Background

Colorectal cancer (CRC) is the second leading cause of cancer death in the USA.1 Proportion of CRC diagnosed in adults aged <50 years—hereafter called young-onset CRC (YCRC)—has increased over time, with cases often diagnosed at later stages requiring more intense treatment.2–10 Some have advocated for more aggressive work-up of individuals aged <50 years presenting with purported ‘red flag’ signs or symptoms for CRC, iron-deficiency anaemia (IDA) and haematochezia, under the postulate this may enhance timely diagnosis and treatment.4 11 12 However, US and European clinical practice guidelines conflict regarding whether IDA or haematochezia in adults aged <50 years should trigger diagnostic colonoscopy work-up. For IDA, some guidelines recommend colonoscopy for all individuals, regardless of age or sex, while others recommend colonoscopy for those with IDA aged <50 years based on sex, and presence/absence of key clinical characteristics such as lower abdominal symptoms (table 1).13–15 Similar variation exists across guidelines for work-up of haematochezia, with some recommending colonoscopy as first work-up only for those aged ≥40 years, and others stratifying recommendations based on age, CRC risk factors and bleeding characteristics, such as presence of bright red blood per rectum (table 1).15 16

Table 1

Guidelines for colonoscopy work-up with presentation of iron-deficiency anaemia (IDA) or haematochezia

Inconsistency across guidelines reflects insufficient data on YCRC risk among individuals aged <50 years with IDA or haematochezia. Clarifying risk may inform future guidelines, optimise selection of individuals for diagnostic colonoscopy, and ultimately facilitate earlier stage detection and timely YCRC treatment. To address knowledge gaps regarding YCRC risk related to IDA and haematochezia, we conducted a study examining the association between these potential ‘red flag’ diagnoses and YCRC risk in a large cohort of US Veterans (aged <50 years).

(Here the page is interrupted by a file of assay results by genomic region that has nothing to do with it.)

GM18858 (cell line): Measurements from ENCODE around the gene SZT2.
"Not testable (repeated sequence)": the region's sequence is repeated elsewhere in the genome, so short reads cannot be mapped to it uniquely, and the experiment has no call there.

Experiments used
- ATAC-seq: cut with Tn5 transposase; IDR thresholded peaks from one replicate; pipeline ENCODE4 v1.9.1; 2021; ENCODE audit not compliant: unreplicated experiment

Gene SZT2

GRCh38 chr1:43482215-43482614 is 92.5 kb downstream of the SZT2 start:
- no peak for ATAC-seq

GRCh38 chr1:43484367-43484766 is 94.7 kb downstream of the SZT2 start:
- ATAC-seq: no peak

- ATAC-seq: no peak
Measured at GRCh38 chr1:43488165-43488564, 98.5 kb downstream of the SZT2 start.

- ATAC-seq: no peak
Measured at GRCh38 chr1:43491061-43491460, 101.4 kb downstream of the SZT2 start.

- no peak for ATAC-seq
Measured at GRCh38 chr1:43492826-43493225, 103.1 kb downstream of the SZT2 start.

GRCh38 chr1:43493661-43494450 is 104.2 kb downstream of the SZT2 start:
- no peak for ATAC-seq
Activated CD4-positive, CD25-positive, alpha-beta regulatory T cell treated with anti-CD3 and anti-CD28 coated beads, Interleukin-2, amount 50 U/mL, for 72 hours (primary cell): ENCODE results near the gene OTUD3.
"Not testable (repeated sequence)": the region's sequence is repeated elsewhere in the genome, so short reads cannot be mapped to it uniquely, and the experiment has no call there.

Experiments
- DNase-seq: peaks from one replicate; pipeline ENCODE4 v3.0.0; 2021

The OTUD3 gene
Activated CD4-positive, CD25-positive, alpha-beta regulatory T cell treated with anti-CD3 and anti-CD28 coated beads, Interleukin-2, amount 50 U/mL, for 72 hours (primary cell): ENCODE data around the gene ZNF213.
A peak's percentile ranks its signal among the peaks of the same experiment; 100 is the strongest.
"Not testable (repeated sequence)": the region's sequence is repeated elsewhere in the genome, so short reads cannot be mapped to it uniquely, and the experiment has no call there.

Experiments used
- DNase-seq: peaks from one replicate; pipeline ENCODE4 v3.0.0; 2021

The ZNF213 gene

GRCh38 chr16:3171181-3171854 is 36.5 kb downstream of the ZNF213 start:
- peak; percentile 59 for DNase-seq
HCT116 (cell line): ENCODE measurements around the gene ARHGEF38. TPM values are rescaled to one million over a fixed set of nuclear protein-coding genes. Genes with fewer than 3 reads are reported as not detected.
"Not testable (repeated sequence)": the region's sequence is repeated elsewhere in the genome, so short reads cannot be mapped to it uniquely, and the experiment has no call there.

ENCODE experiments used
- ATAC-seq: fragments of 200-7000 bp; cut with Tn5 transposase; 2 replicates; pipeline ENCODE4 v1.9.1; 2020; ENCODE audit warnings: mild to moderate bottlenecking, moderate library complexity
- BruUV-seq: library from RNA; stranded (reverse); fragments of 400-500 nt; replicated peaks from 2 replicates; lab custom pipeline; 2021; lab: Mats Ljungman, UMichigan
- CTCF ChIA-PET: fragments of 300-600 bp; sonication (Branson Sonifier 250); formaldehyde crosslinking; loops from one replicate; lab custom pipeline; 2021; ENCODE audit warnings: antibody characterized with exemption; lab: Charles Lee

Methods

Study design, setting and data sources

We conducted a retrospective cohort study among US Veterans aged 18–49 years receiving care within Veterans Health Administration (VHA), one of the largest US healthcare providers.17 We used a matched cohort design, matching individuals with IDA or haematochezia diagnosis to individuals without a diagnosis (online supplemental appendix figure 1). Matched cohort designs ensure balance of covariate distributions across exposure groups and comparable follow-up between exposed and unexposed individuals using a matched follow-up start date.18–20 Matching characteristics included birth year, sex and first VHA visit date (±180 days). The ‘Matching’ package in R, version 3.5.1 was used to conduct matching.21

Supplemental material

To identify study population data, we used several Department of Veterans Affairs (VA) data resources, including the VA Corporate Data Warehouse (CDW), VHA Vital Status file and National Death Index (NDI). The VA CDW provided discrete data, including demographic characteristics, administrative claims-based diagnosis and procedure codes, prescriptions, anthropometric measures, and free-text data including procedure notes and pathology reports. The VHA Vital Status file was used to ascertain follow-up time through date of last visit, represented as the date and time the last vital record was taken by the healthcare provider.22 NDI cause-specific mortality data were used to assess vital status and cause of death, and offer the advantage of capturing cause of death within and outside VHA. Person-level linkage between VHA data and the NDI cause-specific mortality data was derived through collaboration between VA and Department of Defense partners, with matching based on social security number (SSN) or VA-scrambled SSN.23